• weed control
  • pest control
  • compost making
  • setting up networks for support and marketing
  • planning and working with what is there with progression plan
  • structure, fencing, water
METADATA-START
METADATA-START

…the questions people need answered:

  • what can we produce what there is a demand for?
  • how do we know if there will be a market for what we want to grow?
  • how to develop a small farm into a profit-generating enterprise?
  • how do I engage neighbours in productive conversation re spray drift and chemicals in waterways?
  • how do I improve soil as quickly as possible?

…and the wishlist of what people want or need to help them realise their dreams:

  • I need a business plan and a mentor
  • being able to read the wisdom of weeds
  • the money to buy the farm
  • designing farm layout (keyline principles)
  • I need a basic design

Wow. Basically, these guys wrote our life story. We have shared these dreams, asked those questions and felt frustration at all those barriers.

But when we look back over the last 20 years, we’re also incredibly lucky that the pathway that this farm has taken us on has answered so many of those questions. We’ve done courses, read books, had mentors, employed business consultants, done farm planning, done market research, established marketing supply chains and networks, learned to value and understand our weeds, and learned the wisdom of continuously working on improving our soil.

Not that we would ever claim to ‘know it all’ – far from it! After all this time, we’re still learning and evolving. But what we do have is many years of experience, lots of runs on the board, and the successful experiment of Mel and Sas starting a micro-farm at our place, which has opened our eyes to a whole new way of farming, where we can use our land, resources and experience to provide a pathway for a new generation of farmers and food growers.

And judging by the recent outpouring on Facebook, this is just the beginning!blog-2015-08-27-1

A farm is a community…

I often stop for a moment when I’m out at work and mentally check in with who’s where and who’s doing what on the farm. Some days we can have up to 10 or more people working away quietly (or noisily)—some together, some alone—all industriously working towards the same goal—growing food.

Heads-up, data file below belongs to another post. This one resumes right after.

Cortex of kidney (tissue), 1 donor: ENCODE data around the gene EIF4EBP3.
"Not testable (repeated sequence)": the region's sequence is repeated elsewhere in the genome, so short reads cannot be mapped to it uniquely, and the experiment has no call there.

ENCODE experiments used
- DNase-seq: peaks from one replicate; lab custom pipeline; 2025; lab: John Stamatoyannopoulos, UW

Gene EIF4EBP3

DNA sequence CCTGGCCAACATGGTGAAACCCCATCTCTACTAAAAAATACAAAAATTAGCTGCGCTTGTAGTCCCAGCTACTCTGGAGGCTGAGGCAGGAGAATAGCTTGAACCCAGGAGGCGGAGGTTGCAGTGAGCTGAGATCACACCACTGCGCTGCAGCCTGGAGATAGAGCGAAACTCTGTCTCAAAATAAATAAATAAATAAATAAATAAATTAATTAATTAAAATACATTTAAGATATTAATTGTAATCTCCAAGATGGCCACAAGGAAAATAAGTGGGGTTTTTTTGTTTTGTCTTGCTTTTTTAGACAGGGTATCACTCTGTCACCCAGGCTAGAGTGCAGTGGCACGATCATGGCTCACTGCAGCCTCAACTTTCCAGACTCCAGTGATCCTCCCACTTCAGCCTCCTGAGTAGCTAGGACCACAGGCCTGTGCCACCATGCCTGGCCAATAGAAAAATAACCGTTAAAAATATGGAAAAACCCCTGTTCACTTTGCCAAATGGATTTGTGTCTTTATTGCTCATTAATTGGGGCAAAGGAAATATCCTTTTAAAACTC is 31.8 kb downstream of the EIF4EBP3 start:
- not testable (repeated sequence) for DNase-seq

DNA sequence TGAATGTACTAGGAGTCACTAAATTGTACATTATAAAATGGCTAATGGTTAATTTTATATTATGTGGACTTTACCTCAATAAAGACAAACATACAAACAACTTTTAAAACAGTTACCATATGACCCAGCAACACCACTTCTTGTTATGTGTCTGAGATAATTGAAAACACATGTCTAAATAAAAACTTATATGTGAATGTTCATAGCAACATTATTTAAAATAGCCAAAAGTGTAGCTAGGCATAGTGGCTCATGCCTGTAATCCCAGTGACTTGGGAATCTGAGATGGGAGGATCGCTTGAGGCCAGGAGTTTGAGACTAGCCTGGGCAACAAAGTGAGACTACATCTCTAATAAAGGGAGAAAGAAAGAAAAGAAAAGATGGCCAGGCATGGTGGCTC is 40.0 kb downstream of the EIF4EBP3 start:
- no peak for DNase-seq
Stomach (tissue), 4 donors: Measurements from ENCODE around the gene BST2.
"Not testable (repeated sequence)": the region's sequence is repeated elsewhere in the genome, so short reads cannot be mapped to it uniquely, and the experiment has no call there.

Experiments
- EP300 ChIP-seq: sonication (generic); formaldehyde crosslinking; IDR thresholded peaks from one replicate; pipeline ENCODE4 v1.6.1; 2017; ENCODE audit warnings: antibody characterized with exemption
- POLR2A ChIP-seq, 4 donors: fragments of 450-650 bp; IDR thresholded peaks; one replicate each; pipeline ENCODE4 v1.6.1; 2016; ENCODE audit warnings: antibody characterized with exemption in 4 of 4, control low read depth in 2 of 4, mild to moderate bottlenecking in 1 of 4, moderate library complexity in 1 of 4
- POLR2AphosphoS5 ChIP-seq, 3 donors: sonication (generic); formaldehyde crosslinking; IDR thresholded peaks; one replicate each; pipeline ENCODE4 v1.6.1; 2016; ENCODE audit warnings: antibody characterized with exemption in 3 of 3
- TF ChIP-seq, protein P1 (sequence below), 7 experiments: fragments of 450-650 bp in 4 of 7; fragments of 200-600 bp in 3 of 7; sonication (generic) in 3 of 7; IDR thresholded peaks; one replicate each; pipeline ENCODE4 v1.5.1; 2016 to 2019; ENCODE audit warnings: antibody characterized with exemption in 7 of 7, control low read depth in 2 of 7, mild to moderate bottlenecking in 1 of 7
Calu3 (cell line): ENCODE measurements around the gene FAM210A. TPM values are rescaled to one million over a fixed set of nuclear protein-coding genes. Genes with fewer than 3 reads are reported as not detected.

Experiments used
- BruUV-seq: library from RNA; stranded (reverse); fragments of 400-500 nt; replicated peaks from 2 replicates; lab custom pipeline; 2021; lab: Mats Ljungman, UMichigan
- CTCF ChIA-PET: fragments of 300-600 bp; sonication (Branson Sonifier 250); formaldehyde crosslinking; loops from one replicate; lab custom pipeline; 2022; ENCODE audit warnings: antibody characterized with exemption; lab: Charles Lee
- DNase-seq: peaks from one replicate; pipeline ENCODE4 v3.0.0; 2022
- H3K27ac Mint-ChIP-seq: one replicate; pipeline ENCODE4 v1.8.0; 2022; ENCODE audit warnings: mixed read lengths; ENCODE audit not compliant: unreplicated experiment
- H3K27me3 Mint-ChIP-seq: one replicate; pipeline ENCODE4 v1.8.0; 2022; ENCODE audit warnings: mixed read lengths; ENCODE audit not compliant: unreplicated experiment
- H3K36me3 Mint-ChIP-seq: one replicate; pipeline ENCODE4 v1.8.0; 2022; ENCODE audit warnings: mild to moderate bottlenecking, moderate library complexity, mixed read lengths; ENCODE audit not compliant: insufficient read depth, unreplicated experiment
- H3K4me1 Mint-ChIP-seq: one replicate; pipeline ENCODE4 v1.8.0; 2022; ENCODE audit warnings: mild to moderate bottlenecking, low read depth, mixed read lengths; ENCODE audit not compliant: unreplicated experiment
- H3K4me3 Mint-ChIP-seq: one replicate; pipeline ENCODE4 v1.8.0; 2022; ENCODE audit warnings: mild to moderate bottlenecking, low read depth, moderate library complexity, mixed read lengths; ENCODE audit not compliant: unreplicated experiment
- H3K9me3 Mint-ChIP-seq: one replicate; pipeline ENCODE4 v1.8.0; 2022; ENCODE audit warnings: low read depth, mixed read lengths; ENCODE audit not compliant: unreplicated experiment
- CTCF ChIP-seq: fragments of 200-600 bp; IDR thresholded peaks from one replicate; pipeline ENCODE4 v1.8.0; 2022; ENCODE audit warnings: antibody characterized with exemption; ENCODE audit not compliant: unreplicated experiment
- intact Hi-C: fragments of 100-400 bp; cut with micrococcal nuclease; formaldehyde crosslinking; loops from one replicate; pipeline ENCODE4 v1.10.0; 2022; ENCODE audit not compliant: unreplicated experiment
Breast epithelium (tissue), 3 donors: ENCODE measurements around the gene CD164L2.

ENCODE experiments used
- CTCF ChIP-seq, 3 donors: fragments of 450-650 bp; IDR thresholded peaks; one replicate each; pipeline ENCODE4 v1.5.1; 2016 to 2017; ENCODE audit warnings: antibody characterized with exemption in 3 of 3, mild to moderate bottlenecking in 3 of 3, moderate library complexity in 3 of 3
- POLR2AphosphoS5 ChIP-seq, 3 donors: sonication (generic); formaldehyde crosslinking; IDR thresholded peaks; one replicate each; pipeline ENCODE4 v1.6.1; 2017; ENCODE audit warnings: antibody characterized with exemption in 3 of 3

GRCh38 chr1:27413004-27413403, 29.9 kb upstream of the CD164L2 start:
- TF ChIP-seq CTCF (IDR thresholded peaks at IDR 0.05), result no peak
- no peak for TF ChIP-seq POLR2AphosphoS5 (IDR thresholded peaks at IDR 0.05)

planting-cherries
The Smith Family (big fans of our organic fruit) volunteering to help us plant cherry trees

Farms have traditionally always been communities, usually based around a family, or a group of families. It’s only as modern agriculture has dominated more and more that we’ve seen a shift away from family farms, and towards a corporate model of larger farms, more intensive farming, more machinery and less employees. Well, that’s not how we do things!

daniel-hugh-compost-295x393
Hugh and Daniel lumping compost

Don’t get me wrong—I’m all for running a farm as a business, and a profitable business at that. You can’t farm for passion alone (well you can, but not for long), and it’s important that farmers get paid a fair wage for their work.

blog-1
A Gung Hoe working bee, lots of vollies pitching in

But the soul of a farm comes from the people that work, and gather, and eat, and talk, and live their lives on and around it, and if you sacrifice that for the sake of more productivity and profit, you completely change the nature of the place. We believe you can have it all—productivity, profit, AND community. In fact, we’re wondering more and more whether focusing on community actually creates more productivity and profit!

METADATA-START
Hands-on (free workshop) mulching day, with Rhonda and friends

Since the Gung Hoe Growers started their business here on our farm, we’ve really appreciated the value of small farms and farmers working side by side, in the same space.

shed-4
Mel, Sas and Ellen building the Gung Hoe shed

Apart from all the ways we can and do directly contribute to each other’s businesses (like marketing and selling together, sharing resources, borrowing stuff, supplying each other with yummy food), there’s also a really important and kind of unexpected loveliness that’s flowed from just being here together.

working-bee-crew-long-lunch
Fabulous working bee crew that helped us build the shop garden, having a well-earned rest

Today I looked around and noticed that Mel and Sas were working away in their patch harvesting garlic (with their dogs mucking around nearby with our dogs), Hugh was on the tractor mowing, I had a group of vollies in the apple orchard learning how to thin fruit at a “hands-on day” workshop, Daniel (my son) and Fidel (our work-placement student) were out checking the irrigation system, Dad was in the nursery looking after the trees, and Lucy (our fabulous part-time orchard worker) and our two German wwoofers—Anka and Annika—were out thinning plums.

Anka, Annika & Fidel thinning plums
Anka, Annika & Fidel thinning plums

How’s that for community? Three generations, two businesses, 13 people, skills being learned (and passed on), friends being made, great conversations being had, lots of work being done, money being earned, and a whole lot of organic food being produced!

Gotta love modern farming! Cheers, Katie